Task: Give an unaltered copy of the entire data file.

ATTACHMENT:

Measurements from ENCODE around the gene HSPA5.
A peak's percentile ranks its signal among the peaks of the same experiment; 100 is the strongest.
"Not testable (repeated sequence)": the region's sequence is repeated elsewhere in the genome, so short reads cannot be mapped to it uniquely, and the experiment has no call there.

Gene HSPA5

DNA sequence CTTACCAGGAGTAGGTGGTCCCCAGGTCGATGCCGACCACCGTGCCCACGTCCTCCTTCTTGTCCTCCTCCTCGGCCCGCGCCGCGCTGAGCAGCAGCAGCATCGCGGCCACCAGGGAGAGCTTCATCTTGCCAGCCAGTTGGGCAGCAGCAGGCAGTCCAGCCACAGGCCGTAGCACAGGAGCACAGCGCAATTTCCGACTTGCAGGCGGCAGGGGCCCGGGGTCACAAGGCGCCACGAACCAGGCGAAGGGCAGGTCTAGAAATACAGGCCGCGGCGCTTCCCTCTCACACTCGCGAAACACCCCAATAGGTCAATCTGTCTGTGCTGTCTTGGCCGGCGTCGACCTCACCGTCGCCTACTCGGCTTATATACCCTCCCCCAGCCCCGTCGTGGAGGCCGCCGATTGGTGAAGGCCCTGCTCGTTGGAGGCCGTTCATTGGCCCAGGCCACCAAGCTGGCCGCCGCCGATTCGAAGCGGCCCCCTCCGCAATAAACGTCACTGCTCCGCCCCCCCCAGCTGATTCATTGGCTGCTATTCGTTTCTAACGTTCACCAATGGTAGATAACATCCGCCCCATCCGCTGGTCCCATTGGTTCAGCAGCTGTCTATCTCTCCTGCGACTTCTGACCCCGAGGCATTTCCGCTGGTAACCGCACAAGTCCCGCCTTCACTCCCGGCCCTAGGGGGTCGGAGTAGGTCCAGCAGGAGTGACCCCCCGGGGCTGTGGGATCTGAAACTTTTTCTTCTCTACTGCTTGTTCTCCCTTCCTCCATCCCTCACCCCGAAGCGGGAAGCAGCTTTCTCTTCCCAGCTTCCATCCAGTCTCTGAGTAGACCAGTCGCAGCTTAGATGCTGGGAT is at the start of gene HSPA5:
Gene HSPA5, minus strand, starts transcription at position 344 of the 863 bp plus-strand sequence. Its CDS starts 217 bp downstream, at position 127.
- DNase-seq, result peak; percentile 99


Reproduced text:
Measurements from ENCODE around the gene HSPA5.
A peak's percentile ranks its signal among the peaks of the same experiment; 100 is the strongest.
"Not testable (repeated sequence)": the region's sequence is repeated elsewhere in the genome, so short reads cannot be mapped to it uniquely, and the experiment has no call there.

Gene HSPA5

DNA sequence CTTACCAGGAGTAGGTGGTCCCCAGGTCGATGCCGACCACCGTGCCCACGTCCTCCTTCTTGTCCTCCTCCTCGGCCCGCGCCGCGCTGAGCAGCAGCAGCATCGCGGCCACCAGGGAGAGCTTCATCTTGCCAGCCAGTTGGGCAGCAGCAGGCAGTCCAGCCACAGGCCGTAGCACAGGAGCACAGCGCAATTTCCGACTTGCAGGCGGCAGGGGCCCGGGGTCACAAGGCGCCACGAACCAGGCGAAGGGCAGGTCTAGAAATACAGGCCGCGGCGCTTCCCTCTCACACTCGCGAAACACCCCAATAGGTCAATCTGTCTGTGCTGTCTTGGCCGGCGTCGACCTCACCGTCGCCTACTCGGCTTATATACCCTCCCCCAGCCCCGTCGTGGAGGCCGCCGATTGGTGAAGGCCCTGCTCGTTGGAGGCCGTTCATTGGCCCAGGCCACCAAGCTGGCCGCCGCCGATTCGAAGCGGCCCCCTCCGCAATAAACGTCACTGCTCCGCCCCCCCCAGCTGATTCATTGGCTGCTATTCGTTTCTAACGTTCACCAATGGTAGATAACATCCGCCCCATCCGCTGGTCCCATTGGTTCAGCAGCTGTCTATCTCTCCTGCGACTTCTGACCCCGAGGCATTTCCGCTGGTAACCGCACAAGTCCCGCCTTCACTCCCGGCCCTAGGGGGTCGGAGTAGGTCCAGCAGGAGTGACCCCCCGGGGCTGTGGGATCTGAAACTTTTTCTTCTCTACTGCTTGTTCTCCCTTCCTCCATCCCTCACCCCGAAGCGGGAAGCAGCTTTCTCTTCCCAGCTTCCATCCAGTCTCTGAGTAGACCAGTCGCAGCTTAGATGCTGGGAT is at the start of gene HSPA5:
Gene HSPA5, minus strand, starts transcription at position 344 of the 863 bp plus-strand sequence. Its CDS starts 217 bp downstream, at position 127.
- DNase-seq, result peak; percentile 99